DSC_2680The corresponded altar of this entrance looked somewhat different than the one we first arrived at.

DSC_2685Like all shrines in Myanmar, gold is the single dominant colour of the octagonal Sule Pagoda.

DSC_2693At the Saturday shrine, another two worshipers were busy performing rituals and cleaning the altar with water.

DSC_2695Under the scorching sun, many worshipers stayed at the shaded area to mediate.  It was interesting to see many young people were among the devoted worshipers.

DSC_2699When looking closely, the fine details and craftsmanship of the golden ornaments were overwhelmingly impressive.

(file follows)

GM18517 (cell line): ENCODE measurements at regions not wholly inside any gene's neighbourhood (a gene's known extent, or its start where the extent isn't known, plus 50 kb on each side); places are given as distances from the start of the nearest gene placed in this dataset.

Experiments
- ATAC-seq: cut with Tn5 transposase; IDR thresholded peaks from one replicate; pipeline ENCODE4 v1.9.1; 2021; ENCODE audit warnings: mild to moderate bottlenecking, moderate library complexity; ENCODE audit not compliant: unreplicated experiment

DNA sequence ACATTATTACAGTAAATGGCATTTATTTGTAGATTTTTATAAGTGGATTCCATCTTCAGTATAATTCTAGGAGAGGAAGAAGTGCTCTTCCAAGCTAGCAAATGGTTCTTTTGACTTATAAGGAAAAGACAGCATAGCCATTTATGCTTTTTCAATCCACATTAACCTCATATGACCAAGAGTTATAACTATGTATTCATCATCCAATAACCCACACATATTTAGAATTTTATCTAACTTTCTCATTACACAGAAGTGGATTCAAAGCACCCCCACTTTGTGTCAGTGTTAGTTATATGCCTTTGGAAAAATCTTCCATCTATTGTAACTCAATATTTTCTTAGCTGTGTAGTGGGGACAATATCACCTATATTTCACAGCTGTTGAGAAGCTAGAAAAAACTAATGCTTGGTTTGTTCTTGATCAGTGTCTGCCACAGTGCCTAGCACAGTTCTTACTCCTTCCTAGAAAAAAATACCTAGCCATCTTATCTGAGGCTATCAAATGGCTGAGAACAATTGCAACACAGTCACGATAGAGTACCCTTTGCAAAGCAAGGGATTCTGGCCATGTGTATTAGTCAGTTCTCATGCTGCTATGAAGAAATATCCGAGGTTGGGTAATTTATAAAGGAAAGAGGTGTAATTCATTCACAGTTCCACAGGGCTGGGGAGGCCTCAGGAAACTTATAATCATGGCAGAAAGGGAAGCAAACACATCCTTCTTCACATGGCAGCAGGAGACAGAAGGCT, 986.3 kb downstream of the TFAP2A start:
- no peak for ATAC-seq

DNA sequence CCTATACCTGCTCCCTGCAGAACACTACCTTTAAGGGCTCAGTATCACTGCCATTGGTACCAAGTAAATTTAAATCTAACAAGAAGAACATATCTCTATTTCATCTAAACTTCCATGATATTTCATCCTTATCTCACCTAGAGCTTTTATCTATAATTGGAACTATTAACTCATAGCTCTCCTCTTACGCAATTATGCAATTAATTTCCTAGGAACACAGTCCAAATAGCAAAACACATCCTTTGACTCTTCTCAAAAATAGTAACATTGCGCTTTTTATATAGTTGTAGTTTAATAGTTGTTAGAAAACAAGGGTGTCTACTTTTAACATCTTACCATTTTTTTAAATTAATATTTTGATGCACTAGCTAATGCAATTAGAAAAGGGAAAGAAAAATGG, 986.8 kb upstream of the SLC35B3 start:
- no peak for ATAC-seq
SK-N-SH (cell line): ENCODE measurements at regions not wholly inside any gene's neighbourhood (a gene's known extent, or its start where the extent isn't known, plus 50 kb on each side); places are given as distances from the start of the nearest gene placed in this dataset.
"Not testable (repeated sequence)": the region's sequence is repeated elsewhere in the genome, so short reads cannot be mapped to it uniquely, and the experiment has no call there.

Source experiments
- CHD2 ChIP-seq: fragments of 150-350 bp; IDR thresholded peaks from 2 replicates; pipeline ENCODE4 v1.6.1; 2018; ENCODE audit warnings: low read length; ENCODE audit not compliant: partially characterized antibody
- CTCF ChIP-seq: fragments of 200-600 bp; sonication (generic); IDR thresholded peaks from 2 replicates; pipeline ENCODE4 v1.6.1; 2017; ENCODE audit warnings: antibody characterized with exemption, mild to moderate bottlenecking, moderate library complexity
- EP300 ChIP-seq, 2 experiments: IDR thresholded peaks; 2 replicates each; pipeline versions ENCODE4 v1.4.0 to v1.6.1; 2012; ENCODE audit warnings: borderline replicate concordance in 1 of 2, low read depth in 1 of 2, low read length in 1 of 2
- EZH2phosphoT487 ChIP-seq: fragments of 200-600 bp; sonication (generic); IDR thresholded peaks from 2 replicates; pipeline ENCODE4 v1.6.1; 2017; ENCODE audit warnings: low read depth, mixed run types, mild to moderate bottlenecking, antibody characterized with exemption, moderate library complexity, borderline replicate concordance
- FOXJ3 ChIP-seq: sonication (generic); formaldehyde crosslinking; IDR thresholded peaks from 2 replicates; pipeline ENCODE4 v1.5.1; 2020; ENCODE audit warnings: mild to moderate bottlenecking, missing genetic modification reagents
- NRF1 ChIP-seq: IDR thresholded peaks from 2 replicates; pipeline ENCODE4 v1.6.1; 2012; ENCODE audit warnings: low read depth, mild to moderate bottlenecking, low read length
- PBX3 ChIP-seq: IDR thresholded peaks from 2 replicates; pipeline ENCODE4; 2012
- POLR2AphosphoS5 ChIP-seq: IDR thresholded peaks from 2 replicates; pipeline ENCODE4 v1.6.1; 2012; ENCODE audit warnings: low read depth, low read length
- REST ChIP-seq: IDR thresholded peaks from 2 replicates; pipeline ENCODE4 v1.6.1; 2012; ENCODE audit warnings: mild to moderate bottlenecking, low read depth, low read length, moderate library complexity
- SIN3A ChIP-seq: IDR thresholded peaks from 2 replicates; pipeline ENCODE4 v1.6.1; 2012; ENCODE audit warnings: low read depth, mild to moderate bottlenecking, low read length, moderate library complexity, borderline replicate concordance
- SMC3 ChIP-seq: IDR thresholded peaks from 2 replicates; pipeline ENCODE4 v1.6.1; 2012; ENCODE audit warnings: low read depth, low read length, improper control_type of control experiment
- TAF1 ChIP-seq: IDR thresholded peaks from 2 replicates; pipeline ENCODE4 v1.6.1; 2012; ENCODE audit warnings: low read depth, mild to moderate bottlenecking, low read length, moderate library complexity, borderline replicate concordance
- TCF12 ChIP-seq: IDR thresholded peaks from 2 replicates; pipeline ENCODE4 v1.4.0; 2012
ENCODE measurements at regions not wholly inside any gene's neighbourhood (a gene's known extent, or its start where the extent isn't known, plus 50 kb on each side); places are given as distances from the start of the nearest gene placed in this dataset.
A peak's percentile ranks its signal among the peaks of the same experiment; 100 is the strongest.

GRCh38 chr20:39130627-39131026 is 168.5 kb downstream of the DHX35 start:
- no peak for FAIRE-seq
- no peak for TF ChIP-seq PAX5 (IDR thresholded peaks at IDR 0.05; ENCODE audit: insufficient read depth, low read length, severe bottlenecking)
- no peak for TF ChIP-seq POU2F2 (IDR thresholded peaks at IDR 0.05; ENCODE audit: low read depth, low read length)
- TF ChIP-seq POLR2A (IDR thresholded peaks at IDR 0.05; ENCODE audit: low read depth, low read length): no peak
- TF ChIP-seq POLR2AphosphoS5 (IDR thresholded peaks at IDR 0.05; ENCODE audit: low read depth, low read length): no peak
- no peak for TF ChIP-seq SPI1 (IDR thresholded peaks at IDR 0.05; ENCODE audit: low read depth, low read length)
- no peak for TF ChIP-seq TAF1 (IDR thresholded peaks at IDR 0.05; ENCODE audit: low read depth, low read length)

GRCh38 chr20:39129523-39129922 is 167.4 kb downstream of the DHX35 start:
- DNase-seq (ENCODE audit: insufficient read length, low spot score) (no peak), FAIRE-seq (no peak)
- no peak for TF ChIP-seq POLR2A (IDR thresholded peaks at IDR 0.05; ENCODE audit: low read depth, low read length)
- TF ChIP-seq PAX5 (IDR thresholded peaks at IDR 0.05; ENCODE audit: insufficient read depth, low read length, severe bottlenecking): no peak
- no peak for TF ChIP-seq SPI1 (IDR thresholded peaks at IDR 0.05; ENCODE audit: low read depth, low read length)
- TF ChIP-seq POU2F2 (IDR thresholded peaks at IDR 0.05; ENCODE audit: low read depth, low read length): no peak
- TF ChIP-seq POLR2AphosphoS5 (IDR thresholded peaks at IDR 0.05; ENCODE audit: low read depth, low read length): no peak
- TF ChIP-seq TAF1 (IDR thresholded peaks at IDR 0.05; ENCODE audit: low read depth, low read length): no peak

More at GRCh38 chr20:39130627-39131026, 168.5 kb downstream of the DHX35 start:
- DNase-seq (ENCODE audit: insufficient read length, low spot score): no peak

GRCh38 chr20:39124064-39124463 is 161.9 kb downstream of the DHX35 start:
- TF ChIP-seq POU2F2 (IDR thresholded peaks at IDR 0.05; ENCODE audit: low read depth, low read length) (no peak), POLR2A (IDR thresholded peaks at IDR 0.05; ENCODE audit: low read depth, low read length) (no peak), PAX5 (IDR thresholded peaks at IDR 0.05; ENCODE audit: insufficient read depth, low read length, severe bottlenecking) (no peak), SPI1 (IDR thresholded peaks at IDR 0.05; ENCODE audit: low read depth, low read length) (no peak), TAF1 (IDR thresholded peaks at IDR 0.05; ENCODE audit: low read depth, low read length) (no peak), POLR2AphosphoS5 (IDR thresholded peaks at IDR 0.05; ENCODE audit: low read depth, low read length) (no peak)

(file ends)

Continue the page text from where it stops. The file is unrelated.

DSC_2700.JPGAt another entrance altar, colourful fresco depicted a number of Buddhist stories high up near the ceiling.

DSC_2706Each of the four altars has a distinct set of ornaments.

DSC_2711Other than the devoted worshippers, some locals were just hanging around in the pagoda area as if the space was a public park.  In fact, Buddhist shrines in Myanmar do serve as community spaces that welcome everyone.

DSC_2712It was relaxing to walk on bare feet around the Sule Pagoda.  Surprising we didn’t feel uncomfortable without our shoes and socks.

OLYMPUS DIGITAL CAMERANear the entrance where we arrived, there was a group of people gathered at a pulley wire, waiting for the staff to send their prayer cards up to the pagoda by the golden prayer boat.

DSC_2714Via a wire pulley system, the golden prayer boat sends prayer cards of worshippers up to the pagoda.

DSC_2717A staff at the base worked the pulley to send up the prayer boat while a group of worshipers gathered to witness the process.